Sadala kaiabi, Rheims & Jäger, 2022

Rheims, Cristina A. & Jäger, Peter, 2022, Revalidation of the genus Sadala Simon, 1880 with the description of a new genus of Neotropical huntsman spiders (Araneae, Sparassidae), Zootaxa 5135 (1), pp. 1-80 : 10

publication ID

https://doi.org/10.11646/zootaxa.5135.1.1

publication LSID

lsid:zoobank.org:pub:0CC0D586-E099-4593-9032-EA1885F00F3B

DOI

https://doi.org/10.5281/zenodo.6554443

persistent identifier

https://treatment.plazi.org/id/039787EF-FFA8-C907-FF32-FF1DFB9FFACE

treatment provided by

Plazi

scientific name

Sadala kaiabi
status

spec. nov.

Sadala kaiabi   spec. nov.

Figs 13–23 View FIGURES 13–18 View FIGURES 19–23 , 90 View FIGURES 89–90

Type material. Holotype: BRAZIL: Mato Grosso: ♂, Alta Floresta [‑9.8760, ‑56.0860], 8 August–20 September 2009, J.S. Oliveira leg. ( IBSP 246434 View Materials ) GoogleMaps   . Paratypes: BRAZIL: Mato Grosso: 1♀, Cotriguaçu, Fazenda São Nicolau (‑9.8333, ‑58.2333), 14 October 2010, A.J. Santos leg. ( UFMG 7834 View Materials ) GoogleMaps   ; 1♀, same locality as previous specimen, January 2018, G. Almeida leg. ( IBSP 233316 View Materials ) GoogleMaps   .

Etymology. The specific name refers to the Kaiabi indigenous people, whose former territory included the distribution areas of this species; noun in apposition.

Diagnosis. Males of S. kaiabi   spec. nov. resemble those of S. punicea   ( Figs 45–47 View FIGURES 45–50 ) and S. yuyapichis   spec. nov. ( Figs 83–85 View FIGURES 83–85 ) by the palp with embolus arising from tegulum at 4 o’clock position ( Fig. 14 View FIGURES 13–18 ). They are distinguished from both species by the RTA tapering and pointed ( Fig. 15 View FIGURES 13–18 ) and conductor tip barely surpassing the anterior margin of the alveolus ( Fig. 14 View FIGURES 13–18 ) (RTA roughly the same width throughout, not pointed and conductor tip surpassing the anterior margin of the alveolus by at least half its length in S. punicea   and S. yuyapichis   spec. nov.). Females resemble those of S. keyserlingi   ( Figs 27–29 View FIGURES 24–29 ) by the epigyne with MS triangular, wider than long, widest anteriorly ( Figs 16 View FIGURES 13–18 ). They are distinguished from the those of the latter species by the vulva with FW slender, slightly wider than the ducts between first and second turns (FW dilated, four times wider than ducts between first and second turns in S. keyserlingi   ) ( Fig. 17 View FIGURES 13–18 ).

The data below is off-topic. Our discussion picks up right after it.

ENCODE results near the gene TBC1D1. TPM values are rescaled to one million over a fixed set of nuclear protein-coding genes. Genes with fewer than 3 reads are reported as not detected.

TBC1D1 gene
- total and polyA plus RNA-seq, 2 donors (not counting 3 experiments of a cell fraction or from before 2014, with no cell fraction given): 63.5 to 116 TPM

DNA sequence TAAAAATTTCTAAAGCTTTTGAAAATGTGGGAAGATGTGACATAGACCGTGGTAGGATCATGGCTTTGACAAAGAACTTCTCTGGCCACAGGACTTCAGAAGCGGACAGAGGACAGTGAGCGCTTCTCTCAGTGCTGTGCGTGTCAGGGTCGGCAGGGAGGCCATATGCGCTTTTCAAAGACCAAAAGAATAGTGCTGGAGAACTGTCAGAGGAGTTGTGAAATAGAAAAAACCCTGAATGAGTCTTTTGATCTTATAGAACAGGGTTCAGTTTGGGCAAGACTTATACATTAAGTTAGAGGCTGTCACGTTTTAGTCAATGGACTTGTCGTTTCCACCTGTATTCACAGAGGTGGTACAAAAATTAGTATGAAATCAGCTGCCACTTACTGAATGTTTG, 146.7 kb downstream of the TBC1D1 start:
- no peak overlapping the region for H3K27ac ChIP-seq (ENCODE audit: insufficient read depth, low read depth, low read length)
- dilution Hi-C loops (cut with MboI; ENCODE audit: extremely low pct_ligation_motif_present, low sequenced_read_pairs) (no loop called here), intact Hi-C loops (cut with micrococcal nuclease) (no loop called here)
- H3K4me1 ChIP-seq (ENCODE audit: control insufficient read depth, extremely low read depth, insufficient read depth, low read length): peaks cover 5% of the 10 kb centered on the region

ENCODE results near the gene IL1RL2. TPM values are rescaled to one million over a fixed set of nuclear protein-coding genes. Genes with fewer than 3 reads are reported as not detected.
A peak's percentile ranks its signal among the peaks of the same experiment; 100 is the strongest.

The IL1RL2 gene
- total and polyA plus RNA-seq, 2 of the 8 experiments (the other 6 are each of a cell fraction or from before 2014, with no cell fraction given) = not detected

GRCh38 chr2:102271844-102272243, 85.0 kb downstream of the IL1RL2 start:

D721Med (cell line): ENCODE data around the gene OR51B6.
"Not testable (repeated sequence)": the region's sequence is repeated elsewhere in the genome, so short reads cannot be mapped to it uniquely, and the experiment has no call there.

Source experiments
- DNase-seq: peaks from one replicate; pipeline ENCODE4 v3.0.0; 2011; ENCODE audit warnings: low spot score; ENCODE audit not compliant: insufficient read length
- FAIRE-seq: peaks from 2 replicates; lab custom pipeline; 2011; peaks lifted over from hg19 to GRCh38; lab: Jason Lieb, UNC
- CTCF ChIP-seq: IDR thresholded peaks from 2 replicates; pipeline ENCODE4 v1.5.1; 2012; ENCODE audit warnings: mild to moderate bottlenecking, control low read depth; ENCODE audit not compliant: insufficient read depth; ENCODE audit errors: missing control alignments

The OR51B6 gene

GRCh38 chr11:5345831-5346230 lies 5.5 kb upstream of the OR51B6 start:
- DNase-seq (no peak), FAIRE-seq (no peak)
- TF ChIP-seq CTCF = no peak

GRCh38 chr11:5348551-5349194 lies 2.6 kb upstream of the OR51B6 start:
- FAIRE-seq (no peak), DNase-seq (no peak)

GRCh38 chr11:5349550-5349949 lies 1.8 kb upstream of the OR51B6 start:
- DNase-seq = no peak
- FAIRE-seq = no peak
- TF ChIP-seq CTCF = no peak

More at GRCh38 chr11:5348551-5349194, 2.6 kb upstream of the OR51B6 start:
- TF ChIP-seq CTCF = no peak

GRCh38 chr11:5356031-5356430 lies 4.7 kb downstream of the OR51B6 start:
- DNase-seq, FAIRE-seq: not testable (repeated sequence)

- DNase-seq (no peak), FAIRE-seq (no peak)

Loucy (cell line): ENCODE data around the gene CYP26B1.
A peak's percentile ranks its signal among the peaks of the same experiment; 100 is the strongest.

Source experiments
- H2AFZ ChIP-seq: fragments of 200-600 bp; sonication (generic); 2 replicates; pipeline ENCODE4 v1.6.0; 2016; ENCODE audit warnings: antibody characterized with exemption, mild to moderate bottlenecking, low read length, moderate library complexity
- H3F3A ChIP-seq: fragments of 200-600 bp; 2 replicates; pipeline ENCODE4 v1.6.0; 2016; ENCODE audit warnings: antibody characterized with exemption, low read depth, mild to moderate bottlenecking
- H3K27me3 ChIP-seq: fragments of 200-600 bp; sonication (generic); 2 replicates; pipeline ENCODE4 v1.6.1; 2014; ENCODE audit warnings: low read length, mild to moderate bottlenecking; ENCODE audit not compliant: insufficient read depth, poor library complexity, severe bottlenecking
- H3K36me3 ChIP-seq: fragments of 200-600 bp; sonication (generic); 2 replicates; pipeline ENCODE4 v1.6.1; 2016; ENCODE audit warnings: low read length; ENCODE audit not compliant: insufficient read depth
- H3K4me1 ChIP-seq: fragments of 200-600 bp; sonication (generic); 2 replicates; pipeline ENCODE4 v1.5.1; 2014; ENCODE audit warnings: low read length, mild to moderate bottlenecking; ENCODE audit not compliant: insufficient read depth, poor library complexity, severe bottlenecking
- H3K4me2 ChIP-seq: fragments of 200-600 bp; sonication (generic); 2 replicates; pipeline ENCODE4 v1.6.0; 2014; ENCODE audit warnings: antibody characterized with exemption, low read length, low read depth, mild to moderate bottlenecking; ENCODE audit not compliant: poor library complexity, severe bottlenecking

Description. Male (holotype): Total length 10.3. Prosoma: 5.0 long, 5.1 wide. Opisthosoma: 5.0. Long, 3.0 wide. Eyes: diameters: 0.40, 0.34, 0.25, 0.30; interdistances: 0.35, 0.22, 0.55, 0.55, 0.37, 0.25. Legs: I: 29.7 (8.0, 3.0, 8.1, 8.5, 2.1); II: 31.6 (8.5, 3.1, 8.7, 9.0, 2.3); III: 21.8 (6.5, 2.5, 5.5, 5.7, 1.6); IV: 24.3 (7.1, 2.4, 6.2, 6.7, 1.9). Spination follows the generic pattern, except tibia II: d1-0-1 and patella III: p0. Palp: RTA two times longer than wide, disto-ventrad in retrolateral view; PTA triangular, as wide as long; subtegulum not visible in ventral view; tegulum rounded; conductor 1.5 times longer than wide; roughly the same with throughout ( Figs 13–15 View FIGURES 13–18 , 19–21 View FIGURES 19–23 ).

Female (IBSP 233316, paratype): Total length 17.8. Prosoma 6.8 long, 6.3 wide. Opisthosoma 10.8 long, 7.0 wide. Eyes: diameters: 0.55, 0.46, 0.34, 0.42; interdistances: 0.43, 0.25, 0.70, 0.70, 0.40, 0.28. Legs: I: 29.0 (8.2, 3.1, 7.6, 8.0, 2.1); II: 30.8 (8.8, 3.4, 8.1, 8.4, 2.1); III: 22.6 (6.8, 2.7, 5.8, 5.5, 1.8); IV: 25.1 (7.4, 2.7, 6.3, 6.7, 2.0). Spination follows the generic pattern. Epigyne: EF wider than long; MAB embedded in EF ( Fig. 22 View FIGURES 19–23 ); LL touching each other posteriorly; TP roughly two times wider than long ( Figs 16 View FIGURES 13–18 , 22 View FIGURES 19–23 ). Vulva: internal ducts with FW posteromediad; GP short, rounded, emerging from ducts at second turn; SP spherical; FD laterad ( Figs 17–18 View FIGURES 13–18 , 23 View FIGURES 19–23 ).

Variation. Females (n = 2): total length 15.4–17.8; prosoma length 6.8–7.2; femur I length 8.2–8.6.

Distribution. Known from northern state of Mato Grosso, Brazil ( Fig. 90 View FIGURES 89–90 ).

Kingdom

Animalia

Phylum

Arthropoda

Class

Arachnida

Order

Araneae

Family

Salticidae

Genus

Sadala